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Wednesday, November 12, 2008
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Airway Burns

NORMAL

ABNORMAL


DESCRIPTION
* Airway Burns occur when an individual is trapped in a poorly ventilated space and inhales smoke, steam, superheated air, or toxic fumes.




* At risk are those caught in fires, fire fighters, explosives experts, toxic chemical cleaning crews, miners, and factory workers working with chemicals or steam.
* Exposure may result in charred mouth; burned lips; burns on the face, head, and neck; singed eyebrows and hair (nose, scalp); burns on other parts of the skin and clothing; cough productive of black or tar-stained mucus; difficulty breathing; wheezing or coughing.
* Exposure victims must be immediately attended to, the nature of the fumes identified, and appropriate measures taken to assure that their airways are open (for normal breathing) and that they are hemodynamically stable.

TREATMENT
* Requires emergency treatment


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Air in the Lungs



ALSO KNOWN AS
Pneumothorax, air in the chest, collapsed lung or collapsed chest

DESCRIPTION
* The lungs are covered by a saclike membrane known as the pleura, which separates the lungs from the chest wall (ribs). The pleurae have two layers: one covers the lungs (visceral), the other is attached to the inside of the chest cavity (parietal). Between the two layers there is a thin film of fluid that lubricates the lungs, allowing them to move smoothly during respiration (breathing). Under normal conditions, there should be no air between the lungs and the chest cavity. The introduction of air into this cavity will cause the lung to collapse, and compromise breathing.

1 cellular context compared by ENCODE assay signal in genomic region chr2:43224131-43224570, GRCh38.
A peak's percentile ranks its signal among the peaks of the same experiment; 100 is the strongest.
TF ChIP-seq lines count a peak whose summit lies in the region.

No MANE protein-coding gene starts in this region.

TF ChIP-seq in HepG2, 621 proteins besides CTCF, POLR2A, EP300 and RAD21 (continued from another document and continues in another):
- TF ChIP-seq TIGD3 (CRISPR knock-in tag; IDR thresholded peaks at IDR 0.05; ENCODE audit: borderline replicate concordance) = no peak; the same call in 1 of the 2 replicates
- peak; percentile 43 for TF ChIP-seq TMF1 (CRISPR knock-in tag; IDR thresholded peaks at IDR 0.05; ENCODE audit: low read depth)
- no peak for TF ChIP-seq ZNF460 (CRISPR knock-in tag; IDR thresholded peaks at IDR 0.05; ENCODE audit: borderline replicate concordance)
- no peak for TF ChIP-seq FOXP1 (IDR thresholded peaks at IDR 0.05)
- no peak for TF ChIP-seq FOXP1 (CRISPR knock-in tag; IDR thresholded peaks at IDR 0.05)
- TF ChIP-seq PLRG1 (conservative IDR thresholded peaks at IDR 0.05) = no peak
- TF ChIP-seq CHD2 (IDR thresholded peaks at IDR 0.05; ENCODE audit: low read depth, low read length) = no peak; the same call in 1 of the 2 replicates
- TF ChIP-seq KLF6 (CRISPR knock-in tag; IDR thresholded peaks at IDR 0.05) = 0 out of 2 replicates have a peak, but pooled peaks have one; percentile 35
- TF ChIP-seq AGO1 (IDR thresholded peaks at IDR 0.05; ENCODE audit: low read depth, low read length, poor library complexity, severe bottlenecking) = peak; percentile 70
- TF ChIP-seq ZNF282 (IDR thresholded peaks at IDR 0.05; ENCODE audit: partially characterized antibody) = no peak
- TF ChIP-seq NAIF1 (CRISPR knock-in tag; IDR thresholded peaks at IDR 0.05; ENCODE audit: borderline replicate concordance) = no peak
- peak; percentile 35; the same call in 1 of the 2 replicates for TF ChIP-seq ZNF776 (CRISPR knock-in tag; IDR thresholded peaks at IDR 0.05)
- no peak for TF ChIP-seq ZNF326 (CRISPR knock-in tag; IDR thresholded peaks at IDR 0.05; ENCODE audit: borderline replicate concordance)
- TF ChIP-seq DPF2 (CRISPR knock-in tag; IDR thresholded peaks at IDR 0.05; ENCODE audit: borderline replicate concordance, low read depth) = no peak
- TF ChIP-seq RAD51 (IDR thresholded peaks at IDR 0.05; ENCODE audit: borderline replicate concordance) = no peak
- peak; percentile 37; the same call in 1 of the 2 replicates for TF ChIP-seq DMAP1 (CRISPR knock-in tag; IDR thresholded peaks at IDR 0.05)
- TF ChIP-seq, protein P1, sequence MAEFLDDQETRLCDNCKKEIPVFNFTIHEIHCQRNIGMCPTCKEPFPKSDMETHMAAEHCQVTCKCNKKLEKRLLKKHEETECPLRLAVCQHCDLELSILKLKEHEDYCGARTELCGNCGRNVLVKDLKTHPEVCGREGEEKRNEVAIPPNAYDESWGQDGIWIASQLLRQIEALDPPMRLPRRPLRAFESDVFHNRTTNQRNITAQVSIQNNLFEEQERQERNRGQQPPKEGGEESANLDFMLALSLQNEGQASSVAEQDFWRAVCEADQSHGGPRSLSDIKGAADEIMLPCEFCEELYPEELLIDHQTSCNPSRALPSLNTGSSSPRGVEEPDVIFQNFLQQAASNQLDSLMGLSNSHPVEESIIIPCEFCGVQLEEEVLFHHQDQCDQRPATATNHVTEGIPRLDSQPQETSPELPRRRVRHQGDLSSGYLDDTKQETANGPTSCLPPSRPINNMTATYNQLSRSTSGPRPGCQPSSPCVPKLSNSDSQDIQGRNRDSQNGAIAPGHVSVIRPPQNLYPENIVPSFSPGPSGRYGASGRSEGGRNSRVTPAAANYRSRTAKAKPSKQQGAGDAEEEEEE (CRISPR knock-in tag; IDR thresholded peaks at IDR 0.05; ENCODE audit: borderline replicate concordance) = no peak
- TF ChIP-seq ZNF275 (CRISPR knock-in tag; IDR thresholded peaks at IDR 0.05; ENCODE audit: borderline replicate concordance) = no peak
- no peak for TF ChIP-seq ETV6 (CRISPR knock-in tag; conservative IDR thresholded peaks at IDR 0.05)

* The air may leak from a cut or hole in the visceral pleura (i.e., lung problem) or in the parietal pleura (i.e., bullet or knife wound). When air enters the chest cavity, the condition is known as Pneumothorax (p.).


SYMPTOMS
* Depends on the size of p.
* Chest pain:

1. Sudden
2. Sharp or stabbing
3. Chest tightness
4. Made worse by breathing or coughing

* Shortness of breath
* Cyanosis or bluish color to the skin and lips due to hypoxia (low oxygen level)
* Rapid rate of breathing
* Fatigue
* Wheezing
* Anxiety
* Patient may be in Shock or unconscious, especially with trauma or tension p.

CAUSE
* Primary p. -- in healthy individuals this occurs without any underlying diseases
* Secondary -- complication of underlying lung disease
* Spontaneous p. -- often occurs after the rupture of a bulla (a.k.a bleb) or blister (not found in normal lungs), which are small air-filled sacs in the lungs of individuals with certain risk factors. Could be primary or secondary.

HOW THE DIAGNOSIS IS MADE
* History:

1. Symptoms
2. Injuries
3. Procedures or surgeries
4. Illnesses
5. Medications
6. Habits
7. Occupation
8. Allergies

* Medical exam:

1. Skin may show the site of trauma
2. Low Blood Pressure
3. Fever may be present
4. Cyanosis
5. Air can leak under the skin (subcutaneous Emphysema) and has a spongy feel
6. Pallor -- pale skin
7. Rapid heart and respiration rate
8. The chest movements are not symmetrical
9. The trachea (major airway -- located in the center of the neck) may be shifted in tension p.